Those who consider that the British people have spoken clearly in favour of Brexit (and many don’t, given that it was an advisory referendum, won by a narrow majority, on the basis of lies and on a questionable franchise) must surely accept that any post-referendum mandate can only be for a Brexit that actually works for Britain, without sinking the economy, and which perhaps bears some resemblance to the promises made by the Leave campaign.
If, instead, it becomes clear that we are heading towards a brutal, costly Brexit, there will be many who will have doubts about the advisability of proceeding.
Of course, some people voted for Brexit at any cost. But others voted for Brexit at no cost, because that’s what they were told was possible (and even that we would gain, with proceeds going to the NHS). If, instead, it turns out to be costly – and the Autumn Statement showed that is already eye-wateringly expensive – then those people are entitled to a chance to reconsider.
I know that some Labour MPs are worried that we might lose some of our traditional supporters to other parties unless we unequivocally support Brexit. But blatantly reversing our position on Europe in such a way is not so simple.
First, let’s remember that nearly two-thirds of Labour supporters voted Remain. Of those who didn’t, some thought that Leave was Labour’s position, encouraged to do so by a (deliberately red) bus promising £350 million a week for the NHS and by the likes of Labour MP Kate Hoey appearing alongside Boris Johnson and Nigel Farage.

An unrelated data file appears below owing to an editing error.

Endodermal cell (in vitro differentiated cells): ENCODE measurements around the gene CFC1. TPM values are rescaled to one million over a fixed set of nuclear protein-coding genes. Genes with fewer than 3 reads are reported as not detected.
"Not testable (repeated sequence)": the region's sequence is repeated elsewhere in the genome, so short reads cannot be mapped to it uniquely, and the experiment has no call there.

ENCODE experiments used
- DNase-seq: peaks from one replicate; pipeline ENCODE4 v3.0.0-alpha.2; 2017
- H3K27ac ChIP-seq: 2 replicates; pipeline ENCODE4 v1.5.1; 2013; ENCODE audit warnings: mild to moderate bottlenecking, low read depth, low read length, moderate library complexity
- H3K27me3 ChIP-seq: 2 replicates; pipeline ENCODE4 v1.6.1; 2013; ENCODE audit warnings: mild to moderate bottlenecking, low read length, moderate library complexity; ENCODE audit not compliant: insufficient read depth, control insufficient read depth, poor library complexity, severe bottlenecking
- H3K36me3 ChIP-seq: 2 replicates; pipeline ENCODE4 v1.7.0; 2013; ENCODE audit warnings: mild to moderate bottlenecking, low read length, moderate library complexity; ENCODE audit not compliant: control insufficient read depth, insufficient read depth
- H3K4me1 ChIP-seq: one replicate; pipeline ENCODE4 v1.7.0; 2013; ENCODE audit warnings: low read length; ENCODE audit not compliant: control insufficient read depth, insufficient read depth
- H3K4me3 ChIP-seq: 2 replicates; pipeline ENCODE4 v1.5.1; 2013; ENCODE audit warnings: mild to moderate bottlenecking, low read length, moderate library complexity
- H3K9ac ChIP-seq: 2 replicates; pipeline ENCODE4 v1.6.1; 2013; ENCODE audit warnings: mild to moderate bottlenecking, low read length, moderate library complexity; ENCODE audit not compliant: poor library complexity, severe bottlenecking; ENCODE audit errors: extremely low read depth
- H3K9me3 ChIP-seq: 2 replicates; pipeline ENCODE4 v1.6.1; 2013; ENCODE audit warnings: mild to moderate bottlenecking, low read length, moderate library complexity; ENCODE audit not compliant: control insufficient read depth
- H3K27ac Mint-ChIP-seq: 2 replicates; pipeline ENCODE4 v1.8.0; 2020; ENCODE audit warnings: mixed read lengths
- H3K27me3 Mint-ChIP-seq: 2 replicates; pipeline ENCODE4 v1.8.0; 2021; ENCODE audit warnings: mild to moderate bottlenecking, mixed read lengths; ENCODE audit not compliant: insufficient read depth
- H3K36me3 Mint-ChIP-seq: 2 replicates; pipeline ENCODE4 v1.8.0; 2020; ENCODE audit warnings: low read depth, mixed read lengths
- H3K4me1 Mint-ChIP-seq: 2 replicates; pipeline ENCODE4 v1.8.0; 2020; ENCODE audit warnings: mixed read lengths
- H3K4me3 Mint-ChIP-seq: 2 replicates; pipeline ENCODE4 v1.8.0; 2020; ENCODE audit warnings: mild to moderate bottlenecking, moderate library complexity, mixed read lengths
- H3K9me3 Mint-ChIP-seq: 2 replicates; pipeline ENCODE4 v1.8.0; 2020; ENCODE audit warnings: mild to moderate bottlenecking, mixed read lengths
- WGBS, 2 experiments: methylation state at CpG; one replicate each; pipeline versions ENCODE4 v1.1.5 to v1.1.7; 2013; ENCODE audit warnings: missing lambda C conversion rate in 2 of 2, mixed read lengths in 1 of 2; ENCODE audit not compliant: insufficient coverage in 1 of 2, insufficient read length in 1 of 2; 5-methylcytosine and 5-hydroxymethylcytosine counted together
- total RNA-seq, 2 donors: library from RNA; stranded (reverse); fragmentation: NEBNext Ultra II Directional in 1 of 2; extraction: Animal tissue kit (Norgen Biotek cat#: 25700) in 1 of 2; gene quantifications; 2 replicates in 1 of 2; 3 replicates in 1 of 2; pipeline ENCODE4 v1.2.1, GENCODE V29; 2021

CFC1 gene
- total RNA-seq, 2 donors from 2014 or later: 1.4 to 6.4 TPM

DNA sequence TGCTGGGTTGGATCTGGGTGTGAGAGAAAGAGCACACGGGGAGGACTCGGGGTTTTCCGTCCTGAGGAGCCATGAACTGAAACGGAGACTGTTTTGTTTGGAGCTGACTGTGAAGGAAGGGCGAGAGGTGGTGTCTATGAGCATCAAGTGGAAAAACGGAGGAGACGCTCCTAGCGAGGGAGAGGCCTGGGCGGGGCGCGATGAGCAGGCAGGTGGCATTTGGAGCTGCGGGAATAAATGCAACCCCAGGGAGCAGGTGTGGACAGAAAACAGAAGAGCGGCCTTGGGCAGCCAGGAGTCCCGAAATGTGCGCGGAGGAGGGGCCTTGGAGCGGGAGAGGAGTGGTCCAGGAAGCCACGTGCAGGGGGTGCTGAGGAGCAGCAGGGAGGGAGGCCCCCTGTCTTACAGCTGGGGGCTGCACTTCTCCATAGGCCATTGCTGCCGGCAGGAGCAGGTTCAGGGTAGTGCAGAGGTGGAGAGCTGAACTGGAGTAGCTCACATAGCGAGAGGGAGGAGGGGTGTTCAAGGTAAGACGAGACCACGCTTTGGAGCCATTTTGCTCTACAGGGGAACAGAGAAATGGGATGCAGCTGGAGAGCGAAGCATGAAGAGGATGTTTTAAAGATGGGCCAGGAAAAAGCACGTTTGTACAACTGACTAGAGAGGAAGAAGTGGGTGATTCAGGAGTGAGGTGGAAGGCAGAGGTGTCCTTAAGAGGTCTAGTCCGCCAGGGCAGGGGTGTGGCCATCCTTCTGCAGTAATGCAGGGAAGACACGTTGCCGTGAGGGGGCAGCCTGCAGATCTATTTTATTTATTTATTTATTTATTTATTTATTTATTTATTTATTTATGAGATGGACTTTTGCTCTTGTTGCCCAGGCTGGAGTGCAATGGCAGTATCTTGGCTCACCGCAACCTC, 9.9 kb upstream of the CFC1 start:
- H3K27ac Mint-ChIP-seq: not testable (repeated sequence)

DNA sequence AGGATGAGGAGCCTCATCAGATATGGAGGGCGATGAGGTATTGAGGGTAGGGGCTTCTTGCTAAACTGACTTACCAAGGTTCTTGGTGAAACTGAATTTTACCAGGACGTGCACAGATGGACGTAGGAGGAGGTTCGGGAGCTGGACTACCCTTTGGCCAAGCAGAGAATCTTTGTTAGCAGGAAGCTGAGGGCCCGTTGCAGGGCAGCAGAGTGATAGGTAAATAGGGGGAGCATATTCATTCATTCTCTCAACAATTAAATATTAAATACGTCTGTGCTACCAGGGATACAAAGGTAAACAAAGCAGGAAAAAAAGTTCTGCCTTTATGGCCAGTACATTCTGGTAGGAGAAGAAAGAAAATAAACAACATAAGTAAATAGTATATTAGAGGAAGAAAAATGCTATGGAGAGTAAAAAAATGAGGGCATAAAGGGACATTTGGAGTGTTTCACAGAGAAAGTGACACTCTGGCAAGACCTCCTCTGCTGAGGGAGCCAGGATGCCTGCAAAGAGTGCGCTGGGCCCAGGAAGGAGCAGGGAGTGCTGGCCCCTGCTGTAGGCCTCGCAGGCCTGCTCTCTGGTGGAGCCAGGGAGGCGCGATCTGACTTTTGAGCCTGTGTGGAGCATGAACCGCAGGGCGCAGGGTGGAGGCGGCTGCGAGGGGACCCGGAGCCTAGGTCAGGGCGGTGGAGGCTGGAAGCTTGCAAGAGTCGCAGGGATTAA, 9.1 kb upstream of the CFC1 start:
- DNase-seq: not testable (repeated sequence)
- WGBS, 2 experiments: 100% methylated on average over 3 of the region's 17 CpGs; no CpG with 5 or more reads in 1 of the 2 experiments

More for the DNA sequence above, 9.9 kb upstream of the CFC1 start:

Other Labour supporters voted Leave despite the party’s position, but not all of them would desert Labour on this one issue alone at a general election, and some already regret it.
And the other side of the equation is, how many of the over 60% of our supporters who voted Remain would we lose if we take a firmly pro-Brexit stance? A recent poll showed that this would be the only circumstance in which the Lib-Dems would overtake Labour in a general election!
Yes, we must listen to the concerns of the 30-odd percent of our supporters who voted Leave. Indeed, a lot can be done, even within current rules, to address issues like migration on which the Tories have failed woefully, and Theresa May as Home Secretary in particular.
But, we should not paint ourselves into a corner by rash statements that Brexit is a done deal, that we would accept Brexit no matter the cost, or that we would never allow the British people the right to change their minds.
There is so much that could go wrong with Brexit, where the devil is in the vast detail, and where the government is already losing credibility. If we can see that the Conservatives are likely to take Britain over a cliff edge, we should not rule out anything that may allow us to avert that disaster. It will be increasingly in both the national interest, and in Labour’s electoral interest, to say that Brexit is not a done deal without a chance to reconsider – or at least to insist that the actual terms of the Brexit deal are put to the people, once we can see what it actually entails.